There’s something about being perfect that set’s people’s teeth on edge. Perhaps it’s the idea that if something is perfect it must be artificial – not authentic. It’s true both in presentation in real life. Let me give you a couple of examples.
About a year ago, my Mum died. At her funeral, my younger daughter read a poem by Maya Angelou. It’s a damned hard poem to read and she read it in a way that would make professionals weep – until the last line when there was a catch in her voice, almost a break. And that half second of imperfection reduced everyone to tears. Too perfect a performance often makes things look like it’s not an ‘connected’ presentation. By allowing her voice to break a little it showed it mattered.
At the other end of the spectrum is the life-affirmation that is a Tina Turner concert, but as you’ll see from this video, not even a slick and rehearsed presenter asTina is perfect. Listen to her gasping for breath at 6:45-ish.
Does it bug me? God no! Just makes it look human, as though the singer is a person, not a machine. And watch her grinning as she dances with her backing dancers and band. Clearly this is something that’s personal, not just a lip-synched recording. Too slick and we might as well be watching the studio-edit-version.
What’s that got to do with better presentations?
Think about this – just as a music fan will tell you that live music is better than a recording, so audiences will tell you that a real, authentic presentation is more impactful than a studio recording, no matter how “perfect” the studio-based recording might have been.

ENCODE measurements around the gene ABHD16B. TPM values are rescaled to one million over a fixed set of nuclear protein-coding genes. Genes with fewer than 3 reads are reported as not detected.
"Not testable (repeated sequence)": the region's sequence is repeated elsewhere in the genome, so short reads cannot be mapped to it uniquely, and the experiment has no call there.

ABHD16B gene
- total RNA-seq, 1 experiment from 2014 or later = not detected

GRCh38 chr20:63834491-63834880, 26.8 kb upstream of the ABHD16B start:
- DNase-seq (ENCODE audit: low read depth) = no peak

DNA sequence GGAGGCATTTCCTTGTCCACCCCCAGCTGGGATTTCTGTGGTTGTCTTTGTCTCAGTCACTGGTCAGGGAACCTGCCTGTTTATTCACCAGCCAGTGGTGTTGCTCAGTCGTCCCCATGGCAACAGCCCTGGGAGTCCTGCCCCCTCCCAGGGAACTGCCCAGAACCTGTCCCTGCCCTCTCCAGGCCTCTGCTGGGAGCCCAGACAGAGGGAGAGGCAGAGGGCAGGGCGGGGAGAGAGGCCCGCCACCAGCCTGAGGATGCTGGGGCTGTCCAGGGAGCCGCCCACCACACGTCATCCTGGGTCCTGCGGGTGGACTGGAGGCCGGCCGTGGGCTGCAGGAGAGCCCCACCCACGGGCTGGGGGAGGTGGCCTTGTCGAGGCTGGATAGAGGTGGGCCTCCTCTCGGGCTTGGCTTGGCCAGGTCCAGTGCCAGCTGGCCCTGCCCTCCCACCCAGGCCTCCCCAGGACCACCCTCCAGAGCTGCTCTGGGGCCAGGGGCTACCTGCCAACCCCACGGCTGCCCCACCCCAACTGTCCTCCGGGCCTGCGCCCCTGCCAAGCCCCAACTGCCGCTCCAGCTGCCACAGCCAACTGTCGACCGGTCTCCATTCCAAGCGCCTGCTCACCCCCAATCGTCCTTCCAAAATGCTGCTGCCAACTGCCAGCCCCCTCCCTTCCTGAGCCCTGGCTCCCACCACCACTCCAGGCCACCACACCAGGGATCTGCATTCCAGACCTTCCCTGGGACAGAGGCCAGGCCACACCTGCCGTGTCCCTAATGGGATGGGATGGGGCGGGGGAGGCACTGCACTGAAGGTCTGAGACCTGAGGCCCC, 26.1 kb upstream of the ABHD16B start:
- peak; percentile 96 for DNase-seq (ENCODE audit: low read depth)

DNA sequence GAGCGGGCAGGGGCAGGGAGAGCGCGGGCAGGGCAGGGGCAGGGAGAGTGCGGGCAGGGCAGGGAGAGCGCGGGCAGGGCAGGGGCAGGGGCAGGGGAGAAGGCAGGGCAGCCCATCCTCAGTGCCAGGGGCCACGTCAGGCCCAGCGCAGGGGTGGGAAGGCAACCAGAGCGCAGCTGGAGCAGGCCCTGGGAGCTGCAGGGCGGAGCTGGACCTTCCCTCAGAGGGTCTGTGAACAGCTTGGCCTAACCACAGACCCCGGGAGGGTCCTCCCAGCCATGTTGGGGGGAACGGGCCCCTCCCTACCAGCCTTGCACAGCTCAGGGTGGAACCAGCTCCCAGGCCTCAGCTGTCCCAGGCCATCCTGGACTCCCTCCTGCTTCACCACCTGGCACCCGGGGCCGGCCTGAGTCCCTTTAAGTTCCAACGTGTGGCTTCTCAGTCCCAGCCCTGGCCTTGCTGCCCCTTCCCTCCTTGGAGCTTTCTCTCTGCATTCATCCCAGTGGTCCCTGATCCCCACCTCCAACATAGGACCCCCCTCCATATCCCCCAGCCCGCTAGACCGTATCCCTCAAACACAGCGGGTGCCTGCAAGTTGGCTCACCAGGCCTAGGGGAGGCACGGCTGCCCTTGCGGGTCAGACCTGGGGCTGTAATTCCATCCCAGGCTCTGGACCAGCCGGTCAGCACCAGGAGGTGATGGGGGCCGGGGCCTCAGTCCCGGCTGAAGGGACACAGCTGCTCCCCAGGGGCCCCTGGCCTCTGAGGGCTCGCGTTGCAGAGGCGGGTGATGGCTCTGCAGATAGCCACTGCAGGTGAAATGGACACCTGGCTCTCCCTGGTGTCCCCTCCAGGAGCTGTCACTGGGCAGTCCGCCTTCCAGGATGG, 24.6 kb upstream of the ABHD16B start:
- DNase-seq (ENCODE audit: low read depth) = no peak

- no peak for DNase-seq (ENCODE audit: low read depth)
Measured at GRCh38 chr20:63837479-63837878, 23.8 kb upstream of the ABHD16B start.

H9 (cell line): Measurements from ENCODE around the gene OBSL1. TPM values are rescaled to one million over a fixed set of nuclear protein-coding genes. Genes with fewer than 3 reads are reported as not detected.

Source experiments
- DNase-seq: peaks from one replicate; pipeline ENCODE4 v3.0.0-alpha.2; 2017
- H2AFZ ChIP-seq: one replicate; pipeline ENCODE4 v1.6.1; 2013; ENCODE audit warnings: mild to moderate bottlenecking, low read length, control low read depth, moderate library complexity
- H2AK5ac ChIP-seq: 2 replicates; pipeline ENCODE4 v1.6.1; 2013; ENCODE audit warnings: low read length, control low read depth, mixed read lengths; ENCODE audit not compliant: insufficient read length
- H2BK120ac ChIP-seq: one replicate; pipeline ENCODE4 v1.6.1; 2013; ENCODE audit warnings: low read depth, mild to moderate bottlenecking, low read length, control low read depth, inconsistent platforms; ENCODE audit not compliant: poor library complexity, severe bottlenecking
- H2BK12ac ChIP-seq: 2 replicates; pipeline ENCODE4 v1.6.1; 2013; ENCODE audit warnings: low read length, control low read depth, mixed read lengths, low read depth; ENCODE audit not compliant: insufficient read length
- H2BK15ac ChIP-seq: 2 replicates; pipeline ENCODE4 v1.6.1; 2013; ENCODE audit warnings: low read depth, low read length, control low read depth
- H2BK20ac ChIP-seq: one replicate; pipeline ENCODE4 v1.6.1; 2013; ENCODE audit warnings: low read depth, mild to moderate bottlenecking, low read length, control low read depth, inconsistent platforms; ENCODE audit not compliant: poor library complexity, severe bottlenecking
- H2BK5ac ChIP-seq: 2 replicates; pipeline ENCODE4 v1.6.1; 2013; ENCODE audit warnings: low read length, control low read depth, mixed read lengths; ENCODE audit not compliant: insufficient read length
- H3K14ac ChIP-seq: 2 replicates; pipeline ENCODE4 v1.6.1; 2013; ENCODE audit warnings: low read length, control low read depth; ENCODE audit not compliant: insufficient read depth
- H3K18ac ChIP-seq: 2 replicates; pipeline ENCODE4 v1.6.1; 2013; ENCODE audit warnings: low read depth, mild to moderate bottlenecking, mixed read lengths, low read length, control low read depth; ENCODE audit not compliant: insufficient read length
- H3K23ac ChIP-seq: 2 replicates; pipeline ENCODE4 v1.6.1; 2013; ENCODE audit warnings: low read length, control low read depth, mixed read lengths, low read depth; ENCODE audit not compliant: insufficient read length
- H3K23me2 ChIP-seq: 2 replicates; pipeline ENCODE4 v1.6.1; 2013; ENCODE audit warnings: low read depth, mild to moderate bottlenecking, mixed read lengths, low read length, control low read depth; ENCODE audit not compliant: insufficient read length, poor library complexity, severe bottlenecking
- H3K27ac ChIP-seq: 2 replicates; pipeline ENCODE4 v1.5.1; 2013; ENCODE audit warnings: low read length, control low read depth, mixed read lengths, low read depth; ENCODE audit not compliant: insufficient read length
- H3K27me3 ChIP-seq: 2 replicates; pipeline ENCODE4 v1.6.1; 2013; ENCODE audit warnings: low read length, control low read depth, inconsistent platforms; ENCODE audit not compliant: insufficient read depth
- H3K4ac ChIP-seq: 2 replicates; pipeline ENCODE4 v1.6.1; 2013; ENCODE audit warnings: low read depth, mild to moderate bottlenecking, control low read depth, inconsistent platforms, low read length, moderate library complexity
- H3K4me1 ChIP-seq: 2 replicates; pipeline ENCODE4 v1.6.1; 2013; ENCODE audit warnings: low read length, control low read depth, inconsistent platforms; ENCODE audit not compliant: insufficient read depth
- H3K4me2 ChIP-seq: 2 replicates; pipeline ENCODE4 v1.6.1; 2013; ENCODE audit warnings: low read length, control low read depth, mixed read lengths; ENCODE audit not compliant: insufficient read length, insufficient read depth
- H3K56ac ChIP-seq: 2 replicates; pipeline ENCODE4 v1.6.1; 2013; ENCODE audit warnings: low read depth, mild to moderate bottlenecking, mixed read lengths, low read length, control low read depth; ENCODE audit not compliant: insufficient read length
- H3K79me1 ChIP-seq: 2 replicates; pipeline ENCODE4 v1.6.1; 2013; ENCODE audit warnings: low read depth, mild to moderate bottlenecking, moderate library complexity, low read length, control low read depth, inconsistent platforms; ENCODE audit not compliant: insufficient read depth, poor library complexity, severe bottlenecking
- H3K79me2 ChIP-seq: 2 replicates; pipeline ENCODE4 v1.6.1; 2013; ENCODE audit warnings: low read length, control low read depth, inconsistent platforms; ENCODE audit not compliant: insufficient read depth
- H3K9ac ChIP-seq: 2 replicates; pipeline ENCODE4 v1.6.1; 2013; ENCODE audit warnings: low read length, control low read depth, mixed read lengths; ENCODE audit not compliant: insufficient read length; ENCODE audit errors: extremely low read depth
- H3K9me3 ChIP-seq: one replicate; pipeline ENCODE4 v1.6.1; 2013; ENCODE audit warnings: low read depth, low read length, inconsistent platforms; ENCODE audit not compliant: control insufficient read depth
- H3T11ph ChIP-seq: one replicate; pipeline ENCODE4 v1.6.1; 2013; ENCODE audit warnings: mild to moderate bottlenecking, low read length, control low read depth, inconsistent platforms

That’s great news for presenters, because it means our presentations don’t have to be perfect… in fact our audiences identify more with us as presenters if we’re not perfect. The problem is that showing “weaknesses’ can very easily undermine our credibility as presenters by cutting away at our authority. So what’s the secret for being imperfect enough without being too imperfect?
For me, the “trick” lies in what I’m imperfect about.
Let’s make it personal – not long ago I gave one of my rare public/open presentation skills training sessions, where pretty much anyone could sight up to get a massively intense hit of presentations science. I didn’t go for the “stack them high and sell them cheap” approach, and a half day cost well over £200. (It’s astonishing value for money when you add in everything, but as you can imagine, the stakes were pretty high from my point of view.)
The pressure was on the presenter, for sure!
Imperfect things in my presentation:
- putting down a cup of tea during a break and making a joke about having lost it
- admitting to being bad at remembering people’s names
- handing out books before the presentation started
- a story about mixing up my children’s names (it’s why I call them D1 and D2 on this blog! 🙂 )
- clipping on a microphone for a hearing-impaired attendee so that my voice went directly to his hearing aide and in the process messing up my tie
(Incidentally you might be interested in this old post looking at other reasons for not making your presentations perfect!)